STATE COLLEGE, Pa. — Penn State has a starting quarterback, one that was arguably the best in the Big Ten at the end of the 2016 season — and could be one of the best in the nation in 2017.
A year ago, that quarterback — redshirt junior Trace McSorley — was locked in a battle to replace NFL draft pick Christian Hackenberg. Because McSorley soared to such great heights in 2016, it might be easy to forget about the other guy.
“The other guy” reminded everyone Saturday that he’s pretty good, too. Tommy Stevens earned offensive MVP honors in the 2017 Blue-White Game at Beaver Stadium.
“What [everyone else] is starting to see more of, we’ve been seeing this in practice,” Penn State coach James Franklin said. “I told [the media] last year that was a quarterback battle. Trace had a hell of a season. I get it, everybody should be excited about Trace.
“I think we’ve got two quarterbacks that we can win with. You have to have that.”
Stevens earned praise from Franklin leading into the spring game as one of the players who impressed the most during practices leading up to Saturday. He played well in limited duty last season, mostly just replacing McSorley when the outcome of the game was no longer in doubt.
It was easy to see Saturday why Franklin and Stevens’ teammates have developed a sincere level of confidence in him.
“I think I did a good job,” Stevens said. “I need to watch the film to critique myself. I’m usually pretty hard on myself. I feel improved. I feel like I had a much better spring than the past two.
“In this situation now, I don’t really feel pressed or nervous. I feel prepared every day when I come to work, essentially. I come to work every day, be prepared and play as hard as I can. That usually turns out well.”
Stevens possesses a strong arm, and connected on a 50-yard pass to DeAndre Thompkins.
— Big Ten Network (@BigTenNetwork) April 22, 2017
He also threw touchdown passes on three different routes — a short swing pass to Andre Robinson, a long flag pattern to Brandon Polk, and one to Juwan Johnson on a slant to the middle of the field in the final seconds.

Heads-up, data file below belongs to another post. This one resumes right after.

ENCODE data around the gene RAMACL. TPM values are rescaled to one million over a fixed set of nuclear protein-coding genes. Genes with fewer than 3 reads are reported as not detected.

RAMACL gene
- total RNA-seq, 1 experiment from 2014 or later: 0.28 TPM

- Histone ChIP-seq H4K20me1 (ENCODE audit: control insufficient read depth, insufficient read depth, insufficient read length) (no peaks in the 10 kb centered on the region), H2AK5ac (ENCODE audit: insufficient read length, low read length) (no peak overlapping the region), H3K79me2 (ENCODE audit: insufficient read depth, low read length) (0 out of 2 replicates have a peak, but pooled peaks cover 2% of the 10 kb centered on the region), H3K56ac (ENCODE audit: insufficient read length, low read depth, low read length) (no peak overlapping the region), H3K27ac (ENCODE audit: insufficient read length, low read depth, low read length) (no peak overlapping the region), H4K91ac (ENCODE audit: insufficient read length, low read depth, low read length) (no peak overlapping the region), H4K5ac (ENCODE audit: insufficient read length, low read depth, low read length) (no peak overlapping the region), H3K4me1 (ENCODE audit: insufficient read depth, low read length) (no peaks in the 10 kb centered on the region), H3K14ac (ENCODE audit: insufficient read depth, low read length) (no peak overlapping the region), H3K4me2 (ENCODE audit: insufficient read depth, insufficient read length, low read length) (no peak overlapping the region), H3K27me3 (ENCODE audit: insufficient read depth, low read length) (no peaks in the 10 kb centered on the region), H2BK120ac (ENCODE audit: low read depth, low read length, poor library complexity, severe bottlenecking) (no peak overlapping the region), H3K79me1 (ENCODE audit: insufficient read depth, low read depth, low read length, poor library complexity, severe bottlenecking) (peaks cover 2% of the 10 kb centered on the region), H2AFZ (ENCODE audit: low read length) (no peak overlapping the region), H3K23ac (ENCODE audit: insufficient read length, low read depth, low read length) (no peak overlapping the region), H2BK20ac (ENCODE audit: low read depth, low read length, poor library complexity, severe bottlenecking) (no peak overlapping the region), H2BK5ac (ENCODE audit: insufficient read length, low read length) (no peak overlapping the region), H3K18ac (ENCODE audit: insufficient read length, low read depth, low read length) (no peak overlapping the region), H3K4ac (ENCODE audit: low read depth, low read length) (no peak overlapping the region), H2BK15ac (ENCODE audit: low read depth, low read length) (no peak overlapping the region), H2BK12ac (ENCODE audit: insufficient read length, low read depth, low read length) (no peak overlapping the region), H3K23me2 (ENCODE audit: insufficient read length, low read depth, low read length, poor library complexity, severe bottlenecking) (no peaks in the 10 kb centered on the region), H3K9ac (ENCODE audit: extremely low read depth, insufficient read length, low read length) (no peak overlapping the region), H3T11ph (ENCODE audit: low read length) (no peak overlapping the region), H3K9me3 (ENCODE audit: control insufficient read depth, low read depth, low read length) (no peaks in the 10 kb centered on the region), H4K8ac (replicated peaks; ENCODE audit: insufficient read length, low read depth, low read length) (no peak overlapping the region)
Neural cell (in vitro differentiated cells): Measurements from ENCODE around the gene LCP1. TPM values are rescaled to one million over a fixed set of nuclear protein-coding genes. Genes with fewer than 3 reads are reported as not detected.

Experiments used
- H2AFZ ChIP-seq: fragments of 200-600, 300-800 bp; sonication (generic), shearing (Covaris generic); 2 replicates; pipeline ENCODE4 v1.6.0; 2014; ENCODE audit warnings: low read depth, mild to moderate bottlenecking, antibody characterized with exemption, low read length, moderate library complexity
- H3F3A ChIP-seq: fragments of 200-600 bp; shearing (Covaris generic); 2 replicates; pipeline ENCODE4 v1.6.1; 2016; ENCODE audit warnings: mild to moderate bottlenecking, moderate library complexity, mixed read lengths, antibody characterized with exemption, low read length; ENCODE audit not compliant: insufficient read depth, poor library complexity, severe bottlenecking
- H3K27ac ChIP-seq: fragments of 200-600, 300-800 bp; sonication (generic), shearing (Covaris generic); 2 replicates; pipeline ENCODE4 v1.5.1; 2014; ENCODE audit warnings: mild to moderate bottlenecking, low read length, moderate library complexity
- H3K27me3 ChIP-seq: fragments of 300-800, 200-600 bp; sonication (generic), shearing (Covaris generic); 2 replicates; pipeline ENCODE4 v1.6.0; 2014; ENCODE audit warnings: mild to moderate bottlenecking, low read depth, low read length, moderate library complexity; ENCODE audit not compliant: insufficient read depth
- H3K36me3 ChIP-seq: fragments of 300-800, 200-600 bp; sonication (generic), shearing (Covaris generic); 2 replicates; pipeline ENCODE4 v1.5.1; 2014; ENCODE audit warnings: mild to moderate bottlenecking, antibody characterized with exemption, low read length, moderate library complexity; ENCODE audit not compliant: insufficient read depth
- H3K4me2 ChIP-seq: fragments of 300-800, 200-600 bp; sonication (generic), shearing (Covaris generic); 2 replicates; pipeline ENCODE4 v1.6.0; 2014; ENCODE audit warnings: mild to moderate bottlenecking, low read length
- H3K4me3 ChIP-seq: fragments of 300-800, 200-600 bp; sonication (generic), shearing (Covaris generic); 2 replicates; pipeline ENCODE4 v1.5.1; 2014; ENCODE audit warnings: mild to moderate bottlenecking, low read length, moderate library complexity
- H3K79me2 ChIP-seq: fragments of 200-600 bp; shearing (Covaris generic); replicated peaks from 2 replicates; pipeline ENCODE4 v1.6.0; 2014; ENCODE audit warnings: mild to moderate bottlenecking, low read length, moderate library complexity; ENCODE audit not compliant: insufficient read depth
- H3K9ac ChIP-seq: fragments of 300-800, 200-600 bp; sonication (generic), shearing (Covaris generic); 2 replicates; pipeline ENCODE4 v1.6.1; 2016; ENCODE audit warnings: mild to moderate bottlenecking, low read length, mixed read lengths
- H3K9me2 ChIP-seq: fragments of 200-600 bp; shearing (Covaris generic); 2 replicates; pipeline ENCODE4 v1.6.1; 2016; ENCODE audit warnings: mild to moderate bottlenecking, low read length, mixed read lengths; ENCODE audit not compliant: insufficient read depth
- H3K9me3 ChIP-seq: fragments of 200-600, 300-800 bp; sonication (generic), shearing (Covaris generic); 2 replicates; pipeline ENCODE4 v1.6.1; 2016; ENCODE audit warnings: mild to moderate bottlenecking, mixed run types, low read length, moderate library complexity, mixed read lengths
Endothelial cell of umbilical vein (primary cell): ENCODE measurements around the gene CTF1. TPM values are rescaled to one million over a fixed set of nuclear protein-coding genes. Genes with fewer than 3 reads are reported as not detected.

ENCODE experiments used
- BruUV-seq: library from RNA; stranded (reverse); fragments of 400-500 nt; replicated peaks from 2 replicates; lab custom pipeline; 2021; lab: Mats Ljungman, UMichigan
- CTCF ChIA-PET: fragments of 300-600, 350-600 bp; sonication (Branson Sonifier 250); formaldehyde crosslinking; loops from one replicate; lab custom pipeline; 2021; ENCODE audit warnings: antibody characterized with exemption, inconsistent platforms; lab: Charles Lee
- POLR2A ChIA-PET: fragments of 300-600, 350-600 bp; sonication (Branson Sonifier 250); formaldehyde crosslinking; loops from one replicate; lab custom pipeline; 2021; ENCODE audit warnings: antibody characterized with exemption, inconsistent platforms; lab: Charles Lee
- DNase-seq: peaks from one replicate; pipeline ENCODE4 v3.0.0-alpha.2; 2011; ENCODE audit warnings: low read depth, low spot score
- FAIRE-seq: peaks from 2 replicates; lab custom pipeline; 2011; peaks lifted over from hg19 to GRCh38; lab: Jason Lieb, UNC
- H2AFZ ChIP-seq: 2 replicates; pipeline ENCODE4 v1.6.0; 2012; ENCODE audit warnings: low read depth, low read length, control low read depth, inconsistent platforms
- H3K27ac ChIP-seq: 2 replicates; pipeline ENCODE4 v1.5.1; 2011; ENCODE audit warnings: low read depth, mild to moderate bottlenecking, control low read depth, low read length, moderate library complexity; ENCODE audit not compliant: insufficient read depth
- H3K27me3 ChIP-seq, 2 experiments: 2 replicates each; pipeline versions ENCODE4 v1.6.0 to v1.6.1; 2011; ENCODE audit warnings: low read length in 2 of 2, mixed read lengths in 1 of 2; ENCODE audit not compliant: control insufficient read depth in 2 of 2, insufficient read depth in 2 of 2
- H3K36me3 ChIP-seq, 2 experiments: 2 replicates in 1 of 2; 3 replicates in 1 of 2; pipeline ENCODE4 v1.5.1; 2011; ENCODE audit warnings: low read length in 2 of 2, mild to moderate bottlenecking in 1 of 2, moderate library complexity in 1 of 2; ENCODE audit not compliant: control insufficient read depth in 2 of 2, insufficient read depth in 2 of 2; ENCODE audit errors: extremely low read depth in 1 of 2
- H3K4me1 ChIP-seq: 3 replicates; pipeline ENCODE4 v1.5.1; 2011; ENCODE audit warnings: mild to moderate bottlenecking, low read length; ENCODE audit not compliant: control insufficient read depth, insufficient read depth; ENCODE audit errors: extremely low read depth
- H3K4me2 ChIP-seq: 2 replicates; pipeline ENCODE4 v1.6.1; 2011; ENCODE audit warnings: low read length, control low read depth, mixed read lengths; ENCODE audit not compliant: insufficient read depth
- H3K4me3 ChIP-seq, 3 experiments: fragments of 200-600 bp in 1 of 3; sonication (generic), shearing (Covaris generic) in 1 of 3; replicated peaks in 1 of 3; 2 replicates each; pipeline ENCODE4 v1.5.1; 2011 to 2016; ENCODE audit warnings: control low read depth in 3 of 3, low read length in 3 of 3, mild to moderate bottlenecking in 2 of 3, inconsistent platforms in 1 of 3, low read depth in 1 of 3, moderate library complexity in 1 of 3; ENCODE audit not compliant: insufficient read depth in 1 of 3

— Roar Lions Roar (@RLRblog) April 22, 2017
Stevens is similar to McSorley as an athlete. Both are adept runners and can escape oncoming pass rushers.
Penn State defensive coordinator Brent Pry did not hold back when asked about the team’s backup quarterback, saying he could start for most college teams.
PSU defensive coordinator Brent Pry: "Tommy Stevens, to me, 75 percent of the programs out there, he's a starter."
— Cory Giger (@CoryGiger) April 22, 2017
At this program, he is not. McSorley set single-season Penn State records for passing yards, total yards and passing touchdowns last year. He led several second-half comebacks, cementing his place as the leader of a Big Ten championship-winning team.
That’s not to say Stevens won’t get his chance. McSorley’s teammates love his linebacker-esque mentality, but that also adds risk to his health. Also, just playing quarterback at this level can lead to injuries.
The coaches and players have said that they trust Stevens and expect him to maintain the same standard McSorley has set should he be called upon. He gave 71,000 people a glimpse of why on Saturday.
“As you can imagine, it is tough at times,” Stevens said of being the backup. “But, at the same time, I try not to make this about me. I don’t want it to be about me. I just want to come in and do my job, do whatever I can to help us win.”